Last updated:01/19/2021 - 10:57
Internet Sources
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  • Althuis, Jente ; Haiden, Leonie (Editors). Fake News. A Roadmap / King’s Centre for Strategic Communications (KCSC), NATO Strategic Communications Centre of Excellence (NATO StratCom COE), 2018.
    The term Fake News became the default catchphrase for truth-seekers wishing to label inaccurate reporting, truth-obscurers spreading malevolent assertions, or the unprepared who simply want to close down uncomfortable discussion. The shorthand expression ‘Fake News’ may fit neatly into tweeted messages, but willing amplifiers spread it across all media, traditional and social, without necessarily giving it a meaningful definition.
    This book explores the character, consequences, and challenges of fake news. The twists and turns that connect fake news to related buzzwords and themes are far from straightforward. It uses the image of a map to navigate the complexity of localised events, mounting pressures, and seismic shifts in the political and media landscapes that appear to have converged in recent years.
  • A multi-dimensional approach to disinformation: Report of the independent High level Group on fake news and online disinformation / High-Level Expert Group (HLEG) on Fake News and Online Disinformation, 2018. The European Union’s High-Level Expert Group (HLEG) on Fake News and Disinformation published its final report on 12 March 2018, in which it suggests a definition of the phenomenon and makes a series of recommendations.
  • Bentzen, Naja. Online disinformation and the EU’s response / European Parliament: European Parliamentary Research Service (EPRS), 2017-
    The proliferation of disinformation – including false news posing as factual stories – became increasingly visible ever since the conflict in Ukraine. While existing research indicates that a majority of people have difficulties determining when news is not factual, the EU has progressively stepped up its efforts to tackle ‘fake news’ online. Version 1 [April 2017] ; Version 2 [November 2017] ; Version 3 [May 2018]
  • Brattberg, Erik ; Maurer, Tim. Russian Election Interference: Europe’s Counter to Fake News and Cyber Attacks / Carnegie, 2018.
    Russia’s aggressive campaign targeting the 2016 U.S. election revealed not only the extent to which information and communications technologies are being used to undermine democratic processes but also the weaknesses of protection measures. The U.S. government was effectively caught off guard, once again highlighting that such interference presents a rising global threat. Comprehensive strategies and tools are clearly needed as part of a long-term, holistic approach to building resilience, but to be effective, they should be informed by the regular sharing of best practices and lessons learned between countries.
    In reaction to Russia’s disruptive campaigns in Europe and the United States, European governments took steps before and during their 2017 elections to better protect against disinformation campaigns and cyber attacks. Unsurprisingly, an examination of their efforts shows the importance of identifying risks at the local, regional, and national levels and actively engaging political parties and traditional and social media outlets. These lessons and others could provide the basis for a common, analytical framework to assess the different dimensions of risk and guide countries’ preparatory actions.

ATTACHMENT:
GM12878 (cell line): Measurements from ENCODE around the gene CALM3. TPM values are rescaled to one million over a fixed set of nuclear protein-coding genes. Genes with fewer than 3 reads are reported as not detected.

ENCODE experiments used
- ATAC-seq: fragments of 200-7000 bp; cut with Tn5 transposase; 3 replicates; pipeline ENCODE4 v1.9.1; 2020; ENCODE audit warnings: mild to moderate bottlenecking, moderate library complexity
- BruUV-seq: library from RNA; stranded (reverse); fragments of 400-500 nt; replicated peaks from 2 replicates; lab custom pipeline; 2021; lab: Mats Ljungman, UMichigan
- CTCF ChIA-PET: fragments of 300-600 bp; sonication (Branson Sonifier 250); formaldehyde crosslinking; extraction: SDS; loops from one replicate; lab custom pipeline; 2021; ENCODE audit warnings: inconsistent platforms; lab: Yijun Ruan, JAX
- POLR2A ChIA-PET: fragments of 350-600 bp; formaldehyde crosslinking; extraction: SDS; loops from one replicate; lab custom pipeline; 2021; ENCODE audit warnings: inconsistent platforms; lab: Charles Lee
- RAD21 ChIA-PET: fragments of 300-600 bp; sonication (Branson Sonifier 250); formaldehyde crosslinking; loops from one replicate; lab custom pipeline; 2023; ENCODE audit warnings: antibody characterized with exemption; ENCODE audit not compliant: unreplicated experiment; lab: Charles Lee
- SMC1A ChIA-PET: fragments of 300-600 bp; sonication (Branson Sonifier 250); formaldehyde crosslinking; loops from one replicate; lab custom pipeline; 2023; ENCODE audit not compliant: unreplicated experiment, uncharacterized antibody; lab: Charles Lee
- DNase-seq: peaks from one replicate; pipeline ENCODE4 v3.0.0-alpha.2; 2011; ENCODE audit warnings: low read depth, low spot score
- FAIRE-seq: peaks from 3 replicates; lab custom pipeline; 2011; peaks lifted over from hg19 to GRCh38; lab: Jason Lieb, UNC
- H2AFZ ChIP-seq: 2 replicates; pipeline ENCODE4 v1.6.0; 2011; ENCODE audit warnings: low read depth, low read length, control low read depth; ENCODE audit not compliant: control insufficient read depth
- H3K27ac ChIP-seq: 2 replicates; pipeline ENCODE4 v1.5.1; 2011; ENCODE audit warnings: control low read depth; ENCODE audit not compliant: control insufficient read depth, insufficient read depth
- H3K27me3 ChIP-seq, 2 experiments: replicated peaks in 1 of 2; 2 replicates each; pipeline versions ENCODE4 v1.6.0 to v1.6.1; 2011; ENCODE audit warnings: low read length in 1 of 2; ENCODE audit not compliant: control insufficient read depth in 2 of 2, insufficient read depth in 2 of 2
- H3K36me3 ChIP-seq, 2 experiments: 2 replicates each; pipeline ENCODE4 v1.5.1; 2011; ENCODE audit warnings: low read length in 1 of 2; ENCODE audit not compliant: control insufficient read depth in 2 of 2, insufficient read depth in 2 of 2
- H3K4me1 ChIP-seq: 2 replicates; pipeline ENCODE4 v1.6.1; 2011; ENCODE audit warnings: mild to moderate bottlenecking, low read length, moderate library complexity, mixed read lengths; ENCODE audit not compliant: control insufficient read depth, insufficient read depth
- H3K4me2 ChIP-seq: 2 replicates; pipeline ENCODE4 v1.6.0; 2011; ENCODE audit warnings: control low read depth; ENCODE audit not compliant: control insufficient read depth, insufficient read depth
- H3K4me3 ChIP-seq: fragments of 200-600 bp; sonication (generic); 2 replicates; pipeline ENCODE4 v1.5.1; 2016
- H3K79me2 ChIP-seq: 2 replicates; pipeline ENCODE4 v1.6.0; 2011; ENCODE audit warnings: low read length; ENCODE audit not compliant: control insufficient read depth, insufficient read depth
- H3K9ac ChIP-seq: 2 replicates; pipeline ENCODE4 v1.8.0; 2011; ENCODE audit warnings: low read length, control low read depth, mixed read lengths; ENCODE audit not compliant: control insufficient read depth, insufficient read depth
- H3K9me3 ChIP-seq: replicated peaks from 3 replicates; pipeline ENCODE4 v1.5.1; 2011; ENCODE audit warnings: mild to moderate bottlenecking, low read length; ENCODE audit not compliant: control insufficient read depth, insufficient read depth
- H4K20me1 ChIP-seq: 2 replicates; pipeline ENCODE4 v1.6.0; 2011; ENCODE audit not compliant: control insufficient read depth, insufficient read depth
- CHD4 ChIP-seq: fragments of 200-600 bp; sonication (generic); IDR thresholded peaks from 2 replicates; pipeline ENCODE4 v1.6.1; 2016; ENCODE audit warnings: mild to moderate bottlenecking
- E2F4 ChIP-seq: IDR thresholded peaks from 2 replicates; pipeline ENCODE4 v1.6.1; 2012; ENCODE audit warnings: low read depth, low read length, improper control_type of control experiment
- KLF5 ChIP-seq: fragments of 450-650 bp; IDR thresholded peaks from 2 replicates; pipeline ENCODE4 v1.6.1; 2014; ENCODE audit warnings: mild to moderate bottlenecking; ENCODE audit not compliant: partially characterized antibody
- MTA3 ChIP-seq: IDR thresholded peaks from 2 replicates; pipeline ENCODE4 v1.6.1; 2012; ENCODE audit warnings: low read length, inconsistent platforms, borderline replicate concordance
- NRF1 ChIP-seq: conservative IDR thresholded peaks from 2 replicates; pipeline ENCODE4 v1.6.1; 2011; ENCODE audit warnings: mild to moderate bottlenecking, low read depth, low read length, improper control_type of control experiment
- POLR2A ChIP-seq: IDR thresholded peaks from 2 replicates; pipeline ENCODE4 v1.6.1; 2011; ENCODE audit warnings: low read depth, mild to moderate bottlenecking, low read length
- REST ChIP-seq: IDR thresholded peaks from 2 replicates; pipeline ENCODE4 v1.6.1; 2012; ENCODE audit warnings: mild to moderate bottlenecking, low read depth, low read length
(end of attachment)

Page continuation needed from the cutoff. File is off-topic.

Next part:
• Disinformation and propaganda – impact on the functioning of the rule of law in the EU and its Member States / European Parliament, 2019.
    This study, commissioned by the European Parliament’s Policy Department for Citizens’ Rights and Constitutional Affairs and requested by the European Parliament’s Committee on Civil Liberties, Justice and Home Affairs, assesses the impact of disinformation and strategic political propaganda disseminated through online social media sites. It examines effects on the functioning of the rule of law, democracy and fundamental rights in the EU and its Member States. The study formulates recommendations on how to tackle this threat to human rights, democracy and the rule of law. It specifically addresses the role of social media platform providers in this regard.
  • Fletcher, Richard ; Cornia, Alessio ; Graves, Lucas ; Kleis Nielsen, Rasmus. Measuring the reach of “fake news” and online disinformation in Europe / Reuters Institute : University of Oxford, 2018.
    The purpose of this RISJ factsheet is to provide toplevel usage statistics for the most popular sites that independent fact-checkers and other observers have identified as publishers of false news and online disinformation in two European countries: France and Italy. We focus specifically on sites that independent fact-checkers have shown to publish demonstrably false news and information, whether for profit or for ideological/political purposes.
  • Hameleers, Michael ; Van Der Meer, Toni G. ; Brosius, Anna. Feeling “disinformed” lowers compliance with COVID-19 guidelines: evidence from the US, UK, Netherlands and Germany / Misinformation Review, May 2020.
    This study indicates that, during the first phase of the coronavirus (SARS-CoV-2) pandemic in 2020, citizens from the US, UK, Netherlands, and Germany experienced relatively high levels of mis- and disinformation in their general information environment. We asked respondents to indicate the extent to which they experienced that information on coronavirus (SARS-CoV-2 and the disease it causes, COVID-19) was simply inaccurate (misinformation) or intentionally misleading (disinformation). Those who experienced misinformation were willing to seek further information and to comply with official guidelines. Individuals perceiving more disinformation – on the other hand – were less willing to seek additional information and reported lower willingness to comply with official guidelines.